South African writer Nadine Gordimer, who was robbed last week, says she has sympathy for her attackers.
Gordimer campaigned against censorship during the apartheid era
The former Nobel Prize for literature winner was assaulted when four men broke into her Johannesburg home, taking cash and jewellery.
Gordimer told the UK's Guardian newspaper that young people turned to crime in South Africa because they were given no other opportunities.
The 83-year-old author is well-known for her anti-apartheid works.
Describing her ordeal, she said that one of the men had grabbed her and had his arm across her body.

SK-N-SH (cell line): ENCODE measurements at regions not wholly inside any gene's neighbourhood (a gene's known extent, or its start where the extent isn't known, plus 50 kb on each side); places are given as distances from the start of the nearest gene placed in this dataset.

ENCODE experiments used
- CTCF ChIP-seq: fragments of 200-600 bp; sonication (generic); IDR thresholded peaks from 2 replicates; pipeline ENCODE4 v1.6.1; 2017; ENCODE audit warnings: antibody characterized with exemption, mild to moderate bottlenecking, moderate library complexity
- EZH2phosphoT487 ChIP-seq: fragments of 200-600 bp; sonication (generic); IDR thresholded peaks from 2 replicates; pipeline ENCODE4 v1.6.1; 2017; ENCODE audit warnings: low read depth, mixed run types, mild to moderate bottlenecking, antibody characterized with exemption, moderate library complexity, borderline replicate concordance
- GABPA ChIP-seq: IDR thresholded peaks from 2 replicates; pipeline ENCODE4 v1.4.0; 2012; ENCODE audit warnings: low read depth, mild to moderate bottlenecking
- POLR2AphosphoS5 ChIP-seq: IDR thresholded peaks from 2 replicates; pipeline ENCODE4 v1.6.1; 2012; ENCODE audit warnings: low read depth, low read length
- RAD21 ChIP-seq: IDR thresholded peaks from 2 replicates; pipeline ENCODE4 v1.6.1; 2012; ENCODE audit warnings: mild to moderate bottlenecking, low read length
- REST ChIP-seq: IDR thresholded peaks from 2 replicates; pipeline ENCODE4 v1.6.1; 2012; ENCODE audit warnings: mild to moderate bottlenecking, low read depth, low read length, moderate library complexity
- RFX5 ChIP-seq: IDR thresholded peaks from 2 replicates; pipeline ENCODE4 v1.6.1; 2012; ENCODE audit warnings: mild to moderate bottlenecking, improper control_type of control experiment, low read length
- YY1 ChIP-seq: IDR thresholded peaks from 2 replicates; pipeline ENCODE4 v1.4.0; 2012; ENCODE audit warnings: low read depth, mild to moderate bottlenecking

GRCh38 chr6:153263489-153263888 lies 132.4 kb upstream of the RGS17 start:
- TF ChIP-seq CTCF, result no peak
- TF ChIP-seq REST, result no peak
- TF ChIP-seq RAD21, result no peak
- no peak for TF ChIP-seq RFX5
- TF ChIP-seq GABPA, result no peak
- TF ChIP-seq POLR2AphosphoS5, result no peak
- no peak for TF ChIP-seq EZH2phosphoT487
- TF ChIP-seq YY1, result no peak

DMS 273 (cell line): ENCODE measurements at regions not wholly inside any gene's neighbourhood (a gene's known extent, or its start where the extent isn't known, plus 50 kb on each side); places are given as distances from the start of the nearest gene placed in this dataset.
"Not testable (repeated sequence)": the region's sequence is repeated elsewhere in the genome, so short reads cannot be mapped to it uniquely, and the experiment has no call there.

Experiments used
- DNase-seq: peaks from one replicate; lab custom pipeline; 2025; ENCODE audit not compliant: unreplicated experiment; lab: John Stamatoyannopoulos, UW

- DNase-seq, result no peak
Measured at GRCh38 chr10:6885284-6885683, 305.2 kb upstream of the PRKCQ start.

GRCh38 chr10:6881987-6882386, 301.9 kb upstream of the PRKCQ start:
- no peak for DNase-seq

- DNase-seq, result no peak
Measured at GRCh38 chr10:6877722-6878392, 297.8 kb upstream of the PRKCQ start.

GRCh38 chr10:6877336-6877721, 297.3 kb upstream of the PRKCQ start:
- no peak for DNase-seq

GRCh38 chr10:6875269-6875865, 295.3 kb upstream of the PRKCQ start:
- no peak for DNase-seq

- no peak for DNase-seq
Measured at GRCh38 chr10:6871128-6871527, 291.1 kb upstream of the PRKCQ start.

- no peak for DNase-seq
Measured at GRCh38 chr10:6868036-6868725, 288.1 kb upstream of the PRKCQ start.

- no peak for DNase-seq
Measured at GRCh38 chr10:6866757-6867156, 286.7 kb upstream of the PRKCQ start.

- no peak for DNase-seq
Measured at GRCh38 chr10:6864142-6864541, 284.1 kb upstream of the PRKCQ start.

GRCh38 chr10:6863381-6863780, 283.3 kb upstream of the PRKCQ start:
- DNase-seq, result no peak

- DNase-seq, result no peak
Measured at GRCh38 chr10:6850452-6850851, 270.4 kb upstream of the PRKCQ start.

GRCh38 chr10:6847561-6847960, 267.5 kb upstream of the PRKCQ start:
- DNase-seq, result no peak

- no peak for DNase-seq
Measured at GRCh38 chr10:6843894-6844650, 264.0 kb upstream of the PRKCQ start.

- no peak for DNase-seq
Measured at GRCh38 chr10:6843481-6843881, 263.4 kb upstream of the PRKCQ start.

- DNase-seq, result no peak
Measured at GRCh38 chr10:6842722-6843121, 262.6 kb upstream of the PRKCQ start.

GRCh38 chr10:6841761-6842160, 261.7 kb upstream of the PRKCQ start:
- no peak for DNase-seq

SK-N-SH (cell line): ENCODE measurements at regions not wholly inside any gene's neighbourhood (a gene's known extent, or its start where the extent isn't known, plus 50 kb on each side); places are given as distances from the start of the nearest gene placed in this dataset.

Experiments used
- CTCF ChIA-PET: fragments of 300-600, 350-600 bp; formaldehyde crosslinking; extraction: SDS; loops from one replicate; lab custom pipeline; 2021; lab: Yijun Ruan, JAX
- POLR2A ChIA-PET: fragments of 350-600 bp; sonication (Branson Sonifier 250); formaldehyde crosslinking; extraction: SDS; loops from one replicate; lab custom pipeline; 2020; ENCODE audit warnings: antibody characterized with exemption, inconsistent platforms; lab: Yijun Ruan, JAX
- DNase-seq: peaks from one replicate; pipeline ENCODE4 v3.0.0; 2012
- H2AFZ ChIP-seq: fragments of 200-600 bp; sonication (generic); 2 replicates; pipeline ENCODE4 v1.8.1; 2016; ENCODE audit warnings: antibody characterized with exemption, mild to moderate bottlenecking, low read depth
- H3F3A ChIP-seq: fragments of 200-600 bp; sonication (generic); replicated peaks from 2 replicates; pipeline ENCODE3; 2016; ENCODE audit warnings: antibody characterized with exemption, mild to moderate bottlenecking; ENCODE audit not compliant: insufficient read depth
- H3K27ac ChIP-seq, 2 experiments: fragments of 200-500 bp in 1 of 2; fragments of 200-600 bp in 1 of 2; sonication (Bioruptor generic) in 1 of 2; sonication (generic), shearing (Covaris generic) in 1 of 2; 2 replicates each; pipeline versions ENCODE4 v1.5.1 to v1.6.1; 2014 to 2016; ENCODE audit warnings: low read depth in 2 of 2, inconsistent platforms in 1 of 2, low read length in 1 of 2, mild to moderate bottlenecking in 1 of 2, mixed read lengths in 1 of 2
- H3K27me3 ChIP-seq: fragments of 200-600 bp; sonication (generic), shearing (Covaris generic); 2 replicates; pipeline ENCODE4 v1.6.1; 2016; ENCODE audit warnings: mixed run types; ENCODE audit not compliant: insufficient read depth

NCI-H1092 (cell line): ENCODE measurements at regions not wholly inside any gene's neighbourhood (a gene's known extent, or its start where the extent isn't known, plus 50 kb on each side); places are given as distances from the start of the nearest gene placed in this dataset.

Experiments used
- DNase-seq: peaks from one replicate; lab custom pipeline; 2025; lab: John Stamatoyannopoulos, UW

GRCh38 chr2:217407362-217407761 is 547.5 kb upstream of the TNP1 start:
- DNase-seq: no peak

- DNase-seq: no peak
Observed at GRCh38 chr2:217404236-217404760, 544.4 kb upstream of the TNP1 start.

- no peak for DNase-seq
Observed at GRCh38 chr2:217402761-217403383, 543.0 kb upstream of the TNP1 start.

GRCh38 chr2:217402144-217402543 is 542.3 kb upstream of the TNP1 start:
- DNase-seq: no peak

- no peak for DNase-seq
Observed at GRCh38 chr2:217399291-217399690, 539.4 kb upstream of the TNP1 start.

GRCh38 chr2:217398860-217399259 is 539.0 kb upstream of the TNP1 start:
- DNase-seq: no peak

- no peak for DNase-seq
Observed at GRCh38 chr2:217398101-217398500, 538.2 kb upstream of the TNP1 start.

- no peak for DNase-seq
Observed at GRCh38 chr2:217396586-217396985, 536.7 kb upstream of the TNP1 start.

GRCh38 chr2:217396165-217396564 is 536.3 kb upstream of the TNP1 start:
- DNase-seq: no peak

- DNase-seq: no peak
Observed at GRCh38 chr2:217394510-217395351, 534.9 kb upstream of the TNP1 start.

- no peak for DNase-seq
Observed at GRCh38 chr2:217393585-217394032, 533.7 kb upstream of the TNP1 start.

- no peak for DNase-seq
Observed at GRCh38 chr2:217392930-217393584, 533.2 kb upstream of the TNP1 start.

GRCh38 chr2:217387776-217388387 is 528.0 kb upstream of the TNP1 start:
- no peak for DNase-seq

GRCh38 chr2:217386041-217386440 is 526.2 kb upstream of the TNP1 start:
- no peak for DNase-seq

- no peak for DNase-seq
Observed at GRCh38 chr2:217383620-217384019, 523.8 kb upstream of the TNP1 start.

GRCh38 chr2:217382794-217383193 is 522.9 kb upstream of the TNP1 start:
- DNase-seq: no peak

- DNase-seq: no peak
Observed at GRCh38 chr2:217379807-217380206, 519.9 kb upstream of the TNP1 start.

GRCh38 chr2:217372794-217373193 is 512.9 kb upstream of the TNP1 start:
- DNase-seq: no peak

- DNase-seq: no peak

"It was a muscular, smooth arm and I thought: 'Shouldn't there be a better use for these hands, this arm, than robbing an old woman?'
"What a waste of four young men. They should have jobs."
Despite demands to hand over her jewellery, Gordimer refused to part with her wedding ring from her marriage to art dealer Reinhold Cassirer, who died in 2001.
The writer and her maid were then locked up in a storeroom while the thieves fled the scene.
She said that in her opinion more police were not the answer to South Africa's violent crimes.
"There are young people in poverty without opportunities. South Africa needs a huge jobs programme... that will prevent youth from turning to crime," she said.
Gordimer was awarded the Nobel Prize for literature in 1991.
Several of her novels, which include The Conservationist and July's People, were banned under South Africa's apartheid regime.
Her most recent work, Get A Life, was long-listed for the 2006 Booker prize.